This course develops your practice of advanced counselling skills enabling you to apply a cutting-edge approach to your work supporting couples and families. This course includes the extended understanding of recent developments in counselling and its professional practice. You will develop advanced skills for working within family systems and relationship issues. A key element of the course will be the development of an appreciation and understanding of therapeutic integration, and your own personal counselling style.
|Tutorial/Workshop 1 – On campus workshop - 3 hours||3hrs||Week 1||13 times|
Course and Assessment Overview. The creative counsellor. The composite model of counsellor competence. Becoming a ‘master’ therapist.
Psychodynamic approaches - origins, evolution and research findings. Freud and Jung; conscious vs. unconscious - contemporary discussions; defence mechanisms; theories of personality; therapeutic strategies.
The Implications of Attachment Theory for counsellors and couples’ therapy. Approaches that use attachment theory; recognising “internal working models”; attachment patterns.
Emotion-focused Therapy – with individuals and couples. Emotion schemes; layers of emotion; empathic attunement; experiential processing; the 2-chair process.
Systemic Thinking, Family & Couple Therapy – 1
Supporting Families. Schools of Family Therapy; Family system boundaries; structuring sessions.
Systemic Thinking, Family & Couple Therapy – 2
Supporting Families and Couples. Types of families; multi-generational family therapy (Bowen); Family resilience; Couples Therapy.
Systemic Thinking, Family & Couple Therapy – 3
Supporting Families. Genograms; Role-play practice; life cycle perspective.
A Post-Modern Approach: Narrative Therapy in supporting couples. Use of language; dealing with dominant stories; use of metaphors; externalising problems.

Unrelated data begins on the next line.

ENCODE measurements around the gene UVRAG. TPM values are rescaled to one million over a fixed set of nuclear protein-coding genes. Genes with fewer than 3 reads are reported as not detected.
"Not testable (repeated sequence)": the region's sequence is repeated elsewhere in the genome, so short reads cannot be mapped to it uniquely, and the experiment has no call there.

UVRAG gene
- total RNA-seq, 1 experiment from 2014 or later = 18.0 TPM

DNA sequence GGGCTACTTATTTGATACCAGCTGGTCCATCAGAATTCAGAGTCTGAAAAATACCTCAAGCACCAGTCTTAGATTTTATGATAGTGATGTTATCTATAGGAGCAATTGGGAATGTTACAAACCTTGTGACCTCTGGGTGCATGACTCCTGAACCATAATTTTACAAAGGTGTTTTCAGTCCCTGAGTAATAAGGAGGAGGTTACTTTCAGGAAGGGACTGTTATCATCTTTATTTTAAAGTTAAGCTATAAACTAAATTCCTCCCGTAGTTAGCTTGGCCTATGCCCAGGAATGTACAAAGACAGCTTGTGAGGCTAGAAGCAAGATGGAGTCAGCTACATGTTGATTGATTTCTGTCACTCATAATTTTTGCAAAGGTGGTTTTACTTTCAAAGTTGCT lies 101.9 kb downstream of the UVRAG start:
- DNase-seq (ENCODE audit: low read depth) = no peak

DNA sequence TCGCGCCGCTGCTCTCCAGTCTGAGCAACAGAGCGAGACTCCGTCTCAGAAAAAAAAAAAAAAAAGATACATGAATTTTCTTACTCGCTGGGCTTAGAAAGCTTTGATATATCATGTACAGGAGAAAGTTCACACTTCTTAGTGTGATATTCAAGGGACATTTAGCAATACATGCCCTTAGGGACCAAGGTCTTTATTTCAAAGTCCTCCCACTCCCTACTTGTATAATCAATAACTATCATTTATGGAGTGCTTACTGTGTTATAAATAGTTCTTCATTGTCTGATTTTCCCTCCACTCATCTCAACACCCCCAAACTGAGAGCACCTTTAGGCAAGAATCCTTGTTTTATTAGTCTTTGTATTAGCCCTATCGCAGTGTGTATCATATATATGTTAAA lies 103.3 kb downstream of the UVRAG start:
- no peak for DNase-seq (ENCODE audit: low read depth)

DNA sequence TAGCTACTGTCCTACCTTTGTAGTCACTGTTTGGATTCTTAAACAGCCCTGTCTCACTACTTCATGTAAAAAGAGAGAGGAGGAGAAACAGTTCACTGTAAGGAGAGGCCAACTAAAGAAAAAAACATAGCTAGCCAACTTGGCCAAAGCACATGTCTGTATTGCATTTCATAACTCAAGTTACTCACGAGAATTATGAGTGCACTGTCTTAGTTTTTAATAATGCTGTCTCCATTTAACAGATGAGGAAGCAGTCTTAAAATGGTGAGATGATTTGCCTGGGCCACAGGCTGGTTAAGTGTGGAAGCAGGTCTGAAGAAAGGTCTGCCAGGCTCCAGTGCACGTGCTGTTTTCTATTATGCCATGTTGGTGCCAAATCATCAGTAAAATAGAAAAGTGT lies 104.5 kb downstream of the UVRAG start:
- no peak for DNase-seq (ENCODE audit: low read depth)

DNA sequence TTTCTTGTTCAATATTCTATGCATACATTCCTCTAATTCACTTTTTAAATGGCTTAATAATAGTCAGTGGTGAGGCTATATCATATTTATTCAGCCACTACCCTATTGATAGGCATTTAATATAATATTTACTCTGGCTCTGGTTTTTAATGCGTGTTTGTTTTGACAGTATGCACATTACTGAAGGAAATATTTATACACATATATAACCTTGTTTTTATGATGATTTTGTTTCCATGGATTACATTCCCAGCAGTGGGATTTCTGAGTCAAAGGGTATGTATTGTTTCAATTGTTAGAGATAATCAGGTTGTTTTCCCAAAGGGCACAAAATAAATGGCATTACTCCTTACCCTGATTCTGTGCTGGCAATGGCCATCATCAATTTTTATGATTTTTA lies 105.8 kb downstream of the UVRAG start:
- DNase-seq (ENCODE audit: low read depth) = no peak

Art-making approaches with families and couples. Rationale for creative activities; projective techniques; symbol work; visual art.
Integrative Approaches in Counselling. Client preferences and collaboration; eclectic practice; use of cultural resources.
700 Level (Specialised)
|Course Learning Outcomes On successful completion of this course, you should be able to...||Graduate Qualities Completing these tasks successfully will contribute to you becoming...|
|1||Develop and apply deep knowledge of theoretical underpinnings of counselling through meta-cognition and self- reasoning.||Knowledgeable|
|2||Demonstrate an ability to engage with family systems and sociocultural systems within the context of counselling in an ethical and professional manner.||
|3||Demonstrate expertise in the knowledge and skills of therapeutic integration.||
|4||Identify and develop decision making pathways in counselling that maintain sustainable outcomes for clients and families.||Sustainability-focussed|
|5||Articulate and demonstrate your personal approach to counselling and psychotherapy.||
Creative and critical thinker
Refer to the UniSC Glossary of terms for definitions of “pre-requisites, co-requisites and anti-requisites”.
COU701 and enrolled in Program AR708
Standard Grading (GRD)
|High Distinction (HD), Distinction (DN), Credit (CR), Pass (PS), Fail (FL).|
Timely and detailed feedback is provided for each assessment. Early feedback available in class through Task 1. Feedback is provided both within text and general comments to build scholarly skills. Students are able to seek feedback through face-to-face discussion with the course coordinator. Workshops will include extended discussion and review of the assessment task requirements
|Delivery mode||Task No.||Assessment Product||Individual or Group||Weighting %||What is the duration / length?||When should I submit?||Where should I submit it?|
A five-minute oral presentation in class in week 4.
|Week 4||In Class|
|Week 5||Online Assignment Submission with plagiarism check|
|Week 10||Online Submission|
|Week 12||Online Submission|
|All - Assessment Task 1:In class, oral presentation on micro skills and counselling couples and families|
To demonstrate, through a 5 minute talk, that skills from weeks 1 to 3 have been integrated and understood, and receive Course Coordinator and class feedback.